What do these four jokes have in common?

1. Here are the rules of being Jewish, as I understand them. Thou shall not kill. Thou shall not commit adultery. Don’t eat pork. What was that last one? Don’t question it, God has spoken. Really, has he? Or is it just pigs trying to outsmart everybody?

2. I’ve often wondered that if I grew up in Poland when Hitler came to power and I was sent to a concentration camp, would I still be checking out women? I think I would – “Hey, Shlomo, did you see that one by Barracks Eight? I’ve had my eye on her for weeks. I’d like to go up and say something to her. ‘How’s it going? They treating you OK?’ Of course, the problem is there are no good opening lines in a concentration camp.

3. People think that Ebenezer Scrooge is Jewish … well, he’s not. But all three Stooges are.

4. Jewish Voice For Labour is calling for disciplinary hearings to be paused until a due process has been established, based on principles of natural justice. What I call Jew process … Seriously, one of the things that does worry me is the privileging of racism against Jews, over and above – as more worthy of resources than other forms of racism. That’s bad for the many – as well as bad for the Jews.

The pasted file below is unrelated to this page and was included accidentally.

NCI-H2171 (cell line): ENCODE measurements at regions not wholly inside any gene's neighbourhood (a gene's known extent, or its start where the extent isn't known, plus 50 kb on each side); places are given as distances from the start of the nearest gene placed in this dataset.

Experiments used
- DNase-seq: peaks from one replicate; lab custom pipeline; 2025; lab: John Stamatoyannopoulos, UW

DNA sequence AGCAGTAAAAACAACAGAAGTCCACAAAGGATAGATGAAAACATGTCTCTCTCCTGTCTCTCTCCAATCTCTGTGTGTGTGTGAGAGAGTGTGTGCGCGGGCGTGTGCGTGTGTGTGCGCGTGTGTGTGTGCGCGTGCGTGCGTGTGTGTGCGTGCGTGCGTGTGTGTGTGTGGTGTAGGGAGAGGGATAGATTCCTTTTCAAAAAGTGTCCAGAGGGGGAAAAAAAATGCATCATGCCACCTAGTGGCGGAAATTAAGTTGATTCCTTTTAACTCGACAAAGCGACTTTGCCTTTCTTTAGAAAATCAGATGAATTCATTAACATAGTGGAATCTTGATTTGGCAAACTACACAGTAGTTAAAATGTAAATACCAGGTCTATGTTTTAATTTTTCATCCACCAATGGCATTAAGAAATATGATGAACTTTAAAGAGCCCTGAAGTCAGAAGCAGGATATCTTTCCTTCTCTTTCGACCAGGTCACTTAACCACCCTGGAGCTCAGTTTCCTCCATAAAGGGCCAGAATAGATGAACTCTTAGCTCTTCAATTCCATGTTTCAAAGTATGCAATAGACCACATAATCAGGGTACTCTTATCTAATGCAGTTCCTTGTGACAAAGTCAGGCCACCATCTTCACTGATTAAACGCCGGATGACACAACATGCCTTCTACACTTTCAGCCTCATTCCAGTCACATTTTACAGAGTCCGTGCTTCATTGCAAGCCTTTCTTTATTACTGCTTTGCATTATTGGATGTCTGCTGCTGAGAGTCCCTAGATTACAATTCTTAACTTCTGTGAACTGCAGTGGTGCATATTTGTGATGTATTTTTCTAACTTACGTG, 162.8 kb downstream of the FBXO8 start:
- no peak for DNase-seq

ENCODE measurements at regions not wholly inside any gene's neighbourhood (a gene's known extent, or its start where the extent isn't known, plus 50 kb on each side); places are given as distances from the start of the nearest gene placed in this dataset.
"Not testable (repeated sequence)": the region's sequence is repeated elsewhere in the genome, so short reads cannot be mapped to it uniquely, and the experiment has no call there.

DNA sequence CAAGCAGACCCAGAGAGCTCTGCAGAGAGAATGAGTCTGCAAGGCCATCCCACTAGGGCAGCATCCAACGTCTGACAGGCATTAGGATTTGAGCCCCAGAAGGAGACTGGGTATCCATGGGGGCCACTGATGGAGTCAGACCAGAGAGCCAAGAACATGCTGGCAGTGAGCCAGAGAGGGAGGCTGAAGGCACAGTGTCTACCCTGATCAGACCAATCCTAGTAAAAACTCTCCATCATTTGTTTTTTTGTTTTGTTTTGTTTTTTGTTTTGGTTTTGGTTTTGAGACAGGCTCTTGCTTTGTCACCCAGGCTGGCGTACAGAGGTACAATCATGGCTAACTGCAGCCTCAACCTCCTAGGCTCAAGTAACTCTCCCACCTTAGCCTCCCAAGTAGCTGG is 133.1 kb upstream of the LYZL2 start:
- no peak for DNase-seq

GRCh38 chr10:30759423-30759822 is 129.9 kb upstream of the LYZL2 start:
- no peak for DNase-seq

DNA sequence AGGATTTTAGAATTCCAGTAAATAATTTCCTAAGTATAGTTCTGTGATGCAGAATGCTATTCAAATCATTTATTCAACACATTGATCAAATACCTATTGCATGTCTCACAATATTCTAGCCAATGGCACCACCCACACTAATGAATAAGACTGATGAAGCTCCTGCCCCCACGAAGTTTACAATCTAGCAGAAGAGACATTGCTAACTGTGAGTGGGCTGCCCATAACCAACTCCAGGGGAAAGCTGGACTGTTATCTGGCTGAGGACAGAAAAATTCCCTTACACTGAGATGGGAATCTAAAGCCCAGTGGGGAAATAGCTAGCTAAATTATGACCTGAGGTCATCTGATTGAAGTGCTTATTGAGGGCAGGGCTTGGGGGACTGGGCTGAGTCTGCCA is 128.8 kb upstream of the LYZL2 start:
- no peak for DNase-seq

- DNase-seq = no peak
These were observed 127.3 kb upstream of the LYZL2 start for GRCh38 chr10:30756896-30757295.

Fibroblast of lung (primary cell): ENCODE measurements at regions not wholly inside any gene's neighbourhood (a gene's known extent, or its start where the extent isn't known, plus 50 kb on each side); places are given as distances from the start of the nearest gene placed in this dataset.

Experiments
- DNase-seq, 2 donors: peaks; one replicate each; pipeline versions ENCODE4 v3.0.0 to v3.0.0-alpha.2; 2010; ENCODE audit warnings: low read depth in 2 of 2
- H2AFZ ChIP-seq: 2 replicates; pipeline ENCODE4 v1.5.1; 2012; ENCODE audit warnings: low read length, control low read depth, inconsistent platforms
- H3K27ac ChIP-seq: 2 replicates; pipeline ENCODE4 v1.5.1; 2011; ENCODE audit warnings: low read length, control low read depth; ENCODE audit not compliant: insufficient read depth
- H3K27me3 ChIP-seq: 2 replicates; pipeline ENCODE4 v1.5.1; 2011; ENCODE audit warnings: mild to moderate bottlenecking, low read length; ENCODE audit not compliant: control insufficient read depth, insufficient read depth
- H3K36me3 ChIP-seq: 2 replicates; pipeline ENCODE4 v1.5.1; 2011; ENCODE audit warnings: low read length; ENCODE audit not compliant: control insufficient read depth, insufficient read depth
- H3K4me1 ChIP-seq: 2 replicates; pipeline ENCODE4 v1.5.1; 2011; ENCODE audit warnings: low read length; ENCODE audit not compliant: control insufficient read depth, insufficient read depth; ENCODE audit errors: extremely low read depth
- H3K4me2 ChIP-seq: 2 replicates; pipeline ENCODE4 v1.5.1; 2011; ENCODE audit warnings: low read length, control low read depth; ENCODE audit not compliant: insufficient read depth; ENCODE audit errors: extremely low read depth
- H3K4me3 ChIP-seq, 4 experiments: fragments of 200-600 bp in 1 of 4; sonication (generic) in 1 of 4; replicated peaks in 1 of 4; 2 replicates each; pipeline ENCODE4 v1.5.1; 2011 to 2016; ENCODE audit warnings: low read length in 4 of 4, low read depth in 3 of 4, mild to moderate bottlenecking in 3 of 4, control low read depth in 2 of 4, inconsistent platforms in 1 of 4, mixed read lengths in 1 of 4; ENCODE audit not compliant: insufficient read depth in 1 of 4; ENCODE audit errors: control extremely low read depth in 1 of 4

No doubt you know the answer. They have all been told – or sung – by Jewish people: Jon Stewart, Larry David, Adam Sandler in his ever-evolving Chanukah song, and, last but not least, Wirral councillor Jo Bird, who has just been suspended for her remarks after the Jewish Chronicle ‘exposed’ her joke, made at a meeting in support of Marc Wadsworth 10 months ago.

We could quote plenty more Jews poking fun at Jews, of course, starting with Woody Allen’s films Hannah and her sisters (which is all about his Jewish character having a spiritual crisis, exploring other religions) and Annie Hall (in which he imagines being a Hasidic Jew and in a split screen takes the mick both out of dinner time at a secular and an Orthodox Jewish household). Or how about Sacha Baron Cohen dressing up as Borat from Kazakhstan, singing in front of a bar of clapping and cheering Americans: “Throw the Jew down the well, so my country can be free. You must grab him by his horns, then we can have a big party.”